In his review of three important performances which especially moved him in October 2018, Guy Kettelhack wrote:
Gary played a man in trapped in a gyre of ‘normal’ self-involved 40 year old “regular guy”-turned-killer, devolving in a whirling vortex which effected the change in him, first brought on by the sound of sudden cracks of gunfire outside his capacious upper middle class house. These resulted, as looking out his windows he was presently to see, in the merciless shooting, one by one, of all of his neighbors by unseen gunmen. At first feeling the powerful impulse to be the vigilante savior, to do anything he could to stop the senseless killings and murder the perpetrator – appositely finding a gun he hadn’t known was in the basement to do it, stalking out into the dangerous open air with a growing sense of urgency tightening into a sense of his own developing heroism – he kills one, then another, then another living being – one of them a neighbor’s cat. The killing itself engulfs him in its audacity and power: he morphs from hero to imagining himself as a hired killer, proudly amazed at his skill as a gunman, astonished at how good it makes him feel. We watch as Gary turns from man to steely hull of a human being by the end of the play – reaching into harrowing recesses of the human psyche to do so, giving them life in ways few actors can pull off with this kind of unremitting energy.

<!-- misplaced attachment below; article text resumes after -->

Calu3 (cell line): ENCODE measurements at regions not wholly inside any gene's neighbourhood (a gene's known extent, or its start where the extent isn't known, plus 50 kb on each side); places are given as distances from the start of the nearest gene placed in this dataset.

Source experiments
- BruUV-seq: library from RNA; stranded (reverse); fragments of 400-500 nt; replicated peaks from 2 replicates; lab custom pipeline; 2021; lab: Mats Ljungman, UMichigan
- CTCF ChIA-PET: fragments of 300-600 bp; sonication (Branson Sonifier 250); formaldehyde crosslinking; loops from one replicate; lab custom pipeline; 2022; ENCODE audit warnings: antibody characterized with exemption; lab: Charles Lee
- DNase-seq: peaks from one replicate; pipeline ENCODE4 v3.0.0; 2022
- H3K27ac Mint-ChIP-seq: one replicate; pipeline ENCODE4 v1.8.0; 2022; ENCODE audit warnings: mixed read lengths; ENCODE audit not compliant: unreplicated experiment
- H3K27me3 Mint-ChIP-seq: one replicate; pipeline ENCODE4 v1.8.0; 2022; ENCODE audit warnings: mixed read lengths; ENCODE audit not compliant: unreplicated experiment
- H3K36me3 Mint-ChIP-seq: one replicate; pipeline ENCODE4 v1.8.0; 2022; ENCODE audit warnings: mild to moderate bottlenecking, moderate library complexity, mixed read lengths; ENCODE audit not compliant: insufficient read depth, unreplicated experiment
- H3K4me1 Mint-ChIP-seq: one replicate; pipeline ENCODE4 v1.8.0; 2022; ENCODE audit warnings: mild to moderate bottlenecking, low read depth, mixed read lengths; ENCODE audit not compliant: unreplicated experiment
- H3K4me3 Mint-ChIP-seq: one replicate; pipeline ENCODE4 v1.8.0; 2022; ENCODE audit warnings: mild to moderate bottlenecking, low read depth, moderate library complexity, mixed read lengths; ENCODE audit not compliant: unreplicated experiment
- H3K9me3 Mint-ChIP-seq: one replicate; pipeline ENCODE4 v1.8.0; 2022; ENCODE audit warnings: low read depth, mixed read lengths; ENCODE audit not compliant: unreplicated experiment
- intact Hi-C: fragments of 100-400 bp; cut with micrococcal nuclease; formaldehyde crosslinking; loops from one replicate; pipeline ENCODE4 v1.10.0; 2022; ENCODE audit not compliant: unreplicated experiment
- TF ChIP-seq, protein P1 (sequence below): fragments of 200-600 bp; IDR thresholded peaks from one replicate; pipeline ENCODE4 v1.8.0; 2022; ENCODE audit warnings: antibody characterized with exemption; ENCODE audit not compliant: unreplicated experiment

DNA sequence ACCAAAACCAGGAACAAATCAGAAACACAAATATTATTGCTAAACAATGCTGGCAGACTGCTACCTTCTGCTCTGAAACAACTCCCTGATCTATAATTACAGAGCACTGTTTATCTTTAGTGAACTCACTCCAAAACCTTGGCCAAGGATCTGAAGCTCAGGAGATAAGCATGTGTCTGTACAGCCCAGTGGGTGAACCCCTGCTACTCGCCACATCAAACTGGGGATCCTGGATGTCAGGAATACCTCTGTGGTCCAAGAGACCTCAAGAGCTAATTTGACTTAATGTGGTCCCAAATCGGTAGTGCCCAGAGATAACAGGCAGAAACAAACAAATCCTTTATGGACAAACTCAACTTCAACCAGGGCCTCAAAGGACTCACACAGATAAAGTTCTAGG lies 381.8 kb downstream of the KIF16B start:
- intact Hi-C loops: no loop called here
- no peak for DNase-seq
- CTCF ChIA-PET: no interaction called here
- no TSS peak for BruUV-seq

I saw these strikingly disparate pieces of theater and opera within a few days of each other. They may not have been the first shows on anybody’s minds or lips – but they were among the best examples of the range and quality of the highest theatrical and musical art I’ve ever witnessed. Again I laud the unfathomable bounty of this city – among whose prime gifts to me less than two weeks ago were Rebecca Laurel Anderson, Gary Hilborn, and the Juilliard School of Music’s varied amassed forces – among them my brilliant friend, musical coach Reed Woodhouse – which realized the dark magic in Benjamin Britten’s The Turn of the Screw.
Quite a mix in one week. My goosebumps haven’t yet de-bumped.
Michael Miller’s solo play “Transfiguration,” winner of Best One-Man Drama at the 2018 United Solo Festival, will return to New York City on October 12th (7:30 pm) and 13th (2 pm) at the Metropolitan Playhouse as part of the 2019 New York International Fringe Festival. Gary Hilborn will repeat his award-winning performance, directed by Graydon Gund.
Tickets available at New York International FringeBYOV